Nanoporous Immunoprotective Device for Stem-Cell-Derived β-Cell Replacement Therapy.

ACS Nano 2017 08 7;11(8):7747-7757. Epub 2017 Aug 7.

UCSF-UC Berkeley Joint PhD Program in Bioengineering , San Francisco, California 94143, United States.

Encapsulation of human embryonic stem-cell-differentiated beta cell clusters (hES-βC) holds great promise for cell replacement therapy for the treatment of diabetics without the need for chronic systemic immune suppression. Here, we demonstrate a nanoporous immunoprotective polymer thin film cell encapsulation device that can exclude immune molecules while allowing exchange of oxygen and nutrients necessary for in vitro and in vivo stem cell viability and function. Biocompatibility studies show the device promotes neovascular formation with limited foreign body response in vivo. The device also successfully prevented teratoma escape into the peritoneal cavity of mice. Long-term animal studies demonstrate evidence of engraftment, viability, and function of cells encapsulated in the device after 6 months. Finally, in vivo study confirms that the device was able to effectively immuno-isolate cells from the host immune system.
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http://dx.doi.org/10.1021/acsnano.7b01239DOI Listing
http://www.ncbi.nlm.nih.gov/pmc/articles/PMC5667644PMC
August 2017

Increased neuromuscular consistency in gait and balance after partnered, dance-based rehabilitation in Parkinson's disease.

J Neurophysiol 2017 07 5;118(1):363-373. Epub 2017 Apr 5.

Wallace H. Coulter Department of Biomedical Engineering, Emory University and Georgia Institute of Technology, Atlanta, Georgia;

Here we examined changes in muscle coordination associated with improved motor performance after partnered, dance-based rehabilitation in individuals with mild to moderate idiopathic Parkinson's disease. Using motor module (a.k.a. muscle synergy) analysis, we identified changes in the modular control of overground walking and standing reactive balance that accompanied clinically meaningful improvements in behavioral measures of balance, gait, and disease symptoms after 3 wk of daily Adapted Tango classes. In contrast to previous studies that revealed a positive association between motor module number and motor performance, none of the six participants in this pilot study increased motor module number despite improvements in behavioral measures of balance and gait performance. Instead, motor modules were more consistently recruited and distinctly organized immediately after rehabilitation, suggesting more reliable motor output. Furthermore, the pool of motor modules shared between walking and reactive balance increased after rehabilitation, suggesting greater generalizability of motor module function across tasks. Our work is the first to show that motor module distinctness, consistency, and generalizability are more sensitive to improvements in gait and balance function after short-term rehabilitation than motor module number. Moreover, as similar differences in motor module distinctness, consistency, and generalizability have been demonstrated previously in healthy young adults with and without long-term motor training, our work suggests commonalities in the structure of muscle coordination associated with differences in motor performance across the spectrum from motor impairment to expertise. We demonstrate changes in neuromuscular control of gait and balance in individuals with Parkinson's disease after short-term, dance-based rehabilitation. Our work is the first to show that motor module distinctness, consistency, and generalizability across gait and balance are more sensitive than motor module number to improvements in motor performance following short-term rehabilitation. Our results indicate commonalities in muscle coordination improvements associated with motor skill reacquisition due to rehabilitation and motor skill acquisition in healthy individuals.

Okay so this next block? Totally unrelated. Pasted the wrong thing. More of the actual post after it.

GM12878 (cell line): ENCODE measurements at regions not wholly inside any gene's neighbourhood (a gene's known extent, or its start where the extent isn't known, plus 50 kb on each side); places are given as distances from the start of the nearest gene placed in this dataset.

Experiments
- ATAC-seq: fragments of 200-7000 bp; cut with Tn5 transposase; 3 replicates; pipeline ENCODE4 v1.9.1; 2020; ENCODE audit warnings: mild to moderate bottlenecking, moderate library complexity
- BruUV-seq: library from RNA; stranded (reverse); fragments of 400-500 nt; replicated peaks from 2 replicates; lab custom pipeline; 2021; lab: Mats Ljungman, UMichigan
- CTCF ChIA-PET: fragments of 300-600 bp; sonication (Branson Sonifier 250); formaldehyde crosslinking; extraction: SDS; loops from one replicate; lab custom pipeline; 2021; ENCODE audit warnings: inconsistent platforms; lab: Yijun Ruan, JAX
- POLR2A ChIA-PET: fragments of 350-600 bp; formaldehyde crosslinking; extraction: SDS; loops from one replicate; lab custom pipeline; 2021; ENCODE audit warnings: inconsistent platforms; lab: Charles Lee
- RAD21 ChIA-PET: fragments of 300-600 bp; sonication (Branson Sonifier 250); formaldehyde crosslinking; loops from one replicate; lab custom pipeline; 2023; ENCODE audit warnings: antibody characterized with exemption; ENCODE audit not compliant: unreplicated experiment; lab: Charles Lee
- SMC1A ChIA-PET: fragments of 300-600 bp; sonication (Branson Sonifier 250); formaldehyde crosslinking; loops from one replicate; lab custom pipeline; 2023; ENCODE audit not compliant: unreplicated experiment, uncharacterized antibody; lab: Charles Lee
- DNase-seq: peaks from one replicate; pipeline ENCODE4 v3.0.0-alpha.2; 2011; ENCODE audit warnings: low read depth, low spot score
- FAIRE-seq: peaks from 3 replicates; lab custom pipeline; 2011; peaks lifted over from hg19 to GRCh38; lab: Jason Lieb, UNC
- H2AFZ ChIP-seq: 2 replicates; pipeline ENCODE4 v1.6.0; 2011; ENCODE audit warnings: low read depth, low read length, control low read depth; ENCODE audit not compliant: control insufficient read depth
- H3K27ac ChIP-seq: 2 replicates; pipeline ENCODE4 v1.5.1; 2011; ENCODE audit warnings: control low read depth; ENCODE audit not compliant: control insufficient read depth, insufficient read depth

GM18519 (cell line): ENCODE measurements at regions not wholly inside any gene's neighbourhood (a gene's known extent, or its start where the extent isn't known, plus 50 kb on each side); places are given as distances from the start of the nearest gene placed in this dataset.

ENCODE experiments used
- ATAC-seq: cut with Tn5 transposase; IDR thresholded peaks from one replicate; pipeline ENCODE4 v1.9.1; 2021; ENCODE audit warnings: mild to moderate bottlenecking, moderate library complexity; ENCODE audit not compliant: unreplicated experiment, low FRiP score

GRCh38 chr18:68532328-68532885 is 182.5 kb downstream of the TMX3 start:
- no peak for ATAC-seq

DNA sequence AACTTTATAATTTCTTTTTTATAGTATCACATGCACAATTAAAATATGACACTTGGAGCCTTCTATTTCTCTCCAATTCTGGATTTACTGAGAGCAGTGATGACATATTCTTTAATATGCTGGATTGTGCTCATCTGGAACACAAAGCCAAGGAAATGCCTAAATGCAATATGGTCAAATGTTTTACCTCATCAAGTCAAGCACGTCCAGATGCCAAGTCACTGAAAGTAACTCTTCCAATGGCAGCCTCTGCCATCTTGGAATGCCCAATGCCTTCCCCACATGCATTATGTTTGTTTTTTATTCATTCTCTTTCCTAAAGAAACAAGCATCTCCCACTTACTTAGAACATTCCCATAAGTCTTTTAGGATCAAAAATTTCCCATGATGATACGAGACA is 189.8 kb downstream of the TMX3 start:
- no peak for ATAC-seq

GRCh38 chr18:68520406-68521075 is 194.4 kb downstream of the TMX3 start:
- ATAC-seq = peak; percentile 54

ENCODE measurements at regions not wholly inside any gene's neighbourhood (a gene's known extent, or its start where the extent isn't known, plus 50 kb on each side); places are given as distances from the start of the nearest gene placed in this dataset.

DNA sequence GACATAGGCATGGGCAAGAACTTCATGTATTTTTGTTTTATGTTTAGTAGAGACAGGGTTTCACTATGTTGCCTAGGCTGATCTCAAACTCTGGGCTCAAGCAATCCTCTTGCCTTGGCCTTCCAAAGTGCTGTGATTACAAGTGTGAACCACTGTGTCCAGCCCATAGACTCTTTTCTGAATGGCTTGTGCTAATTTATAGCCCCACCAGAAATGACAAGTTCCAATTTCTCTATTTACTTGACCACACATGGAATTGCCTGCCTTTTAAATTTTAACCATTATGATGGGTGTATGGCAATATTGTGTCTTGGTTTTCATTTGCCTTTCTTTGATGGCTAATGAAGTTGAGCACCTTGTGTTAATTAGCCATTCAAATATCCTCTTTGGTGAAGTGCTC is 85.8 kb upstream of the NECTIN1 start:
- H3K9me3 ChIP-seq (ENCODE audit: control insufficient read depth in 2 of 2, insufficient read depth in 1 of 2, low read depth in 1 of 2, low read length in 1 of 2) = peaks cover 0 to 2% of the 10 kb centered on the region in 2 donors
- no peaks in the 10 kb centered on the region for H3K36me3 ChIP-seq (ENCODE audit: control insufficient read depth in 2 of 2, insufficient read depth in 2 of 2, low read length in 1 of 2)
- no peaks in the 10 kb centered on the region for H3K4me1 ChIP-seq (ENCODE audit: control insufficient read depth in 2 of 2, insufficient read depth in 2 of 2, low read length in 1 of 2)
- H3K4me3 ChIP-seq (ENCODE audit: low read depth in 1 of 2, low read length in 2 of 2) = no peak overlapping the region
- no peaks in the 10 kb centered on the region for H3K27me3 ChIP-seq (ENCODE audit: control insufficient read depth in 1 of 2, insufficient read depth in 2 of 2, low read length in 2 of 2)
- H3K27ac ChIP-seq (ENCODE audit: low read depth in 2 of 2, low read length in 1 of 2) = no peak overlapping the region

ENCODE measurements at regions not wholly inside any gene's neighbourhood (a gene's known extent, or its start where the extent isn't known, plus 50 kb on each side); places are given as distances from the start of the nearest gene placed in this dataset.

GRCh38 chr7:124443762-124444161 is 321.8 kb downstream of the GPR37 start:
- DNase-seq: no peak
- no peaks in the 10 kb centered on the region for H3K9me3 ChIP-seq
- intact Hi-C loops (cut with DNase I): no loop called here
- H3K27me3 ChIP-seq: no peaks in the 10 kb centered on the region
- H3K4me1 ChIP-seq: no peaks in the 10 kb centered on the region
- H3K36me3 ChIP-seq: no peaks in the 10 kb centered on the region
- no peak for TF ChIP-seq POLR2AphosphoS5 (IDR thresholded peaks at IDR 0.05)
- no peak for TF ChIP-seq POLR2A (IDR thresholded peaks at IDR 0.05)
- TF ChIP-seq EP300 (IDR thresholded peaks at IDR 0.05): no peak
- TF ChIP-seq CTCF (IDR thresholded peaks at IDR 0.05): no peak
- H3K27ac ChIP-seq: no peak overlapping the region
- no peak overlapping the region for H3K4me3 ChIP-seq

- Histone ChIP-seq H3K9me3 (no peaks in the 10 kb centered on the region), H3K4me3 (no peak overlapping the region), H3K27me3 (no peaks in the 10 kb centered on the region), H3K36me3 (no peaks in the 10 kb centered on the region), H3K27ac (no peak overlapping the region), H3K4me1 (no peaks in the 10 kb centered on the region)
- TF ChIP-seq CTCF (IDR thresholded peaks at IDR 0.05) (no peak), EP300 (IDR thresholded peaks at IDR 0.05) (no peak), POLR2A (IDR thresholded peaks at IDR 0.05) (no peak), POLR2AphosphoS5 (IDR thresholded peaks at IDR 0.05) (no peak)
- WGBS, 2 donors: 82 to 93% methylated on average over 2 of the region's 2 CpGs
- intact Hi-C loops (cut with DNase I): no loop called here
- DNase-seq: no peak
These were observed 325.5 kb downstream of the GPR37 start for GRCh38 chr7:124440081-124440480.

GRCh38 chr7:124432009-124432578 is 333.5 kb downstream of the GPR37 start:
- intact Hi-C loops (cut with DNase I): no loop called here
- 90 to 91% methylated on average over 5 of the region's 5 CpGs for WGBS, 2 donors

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http://dx.doi.org/10.1152/jn.00813.2016DOI Listing
http://www.ncbi.nlm.nih.gov/pmc/articles/PMC5501921PMC
July 2017

Contribution of muscle short-range stiffness to initial changes in joint kinetics and kinematics during perturbations to standing balance: A simulation study.

J Biomech 2017 04 21;55:71-77. Epub 2017 Feb 21.

W.H. Coulter Department of Biomedical Engineering, Emory University and Georgia Institute of Technology, Atlanta, GA, USA; Department of Rehabilitation Medicine, Division of Physical Therapy, Emory University, Atlanta, GA, USA.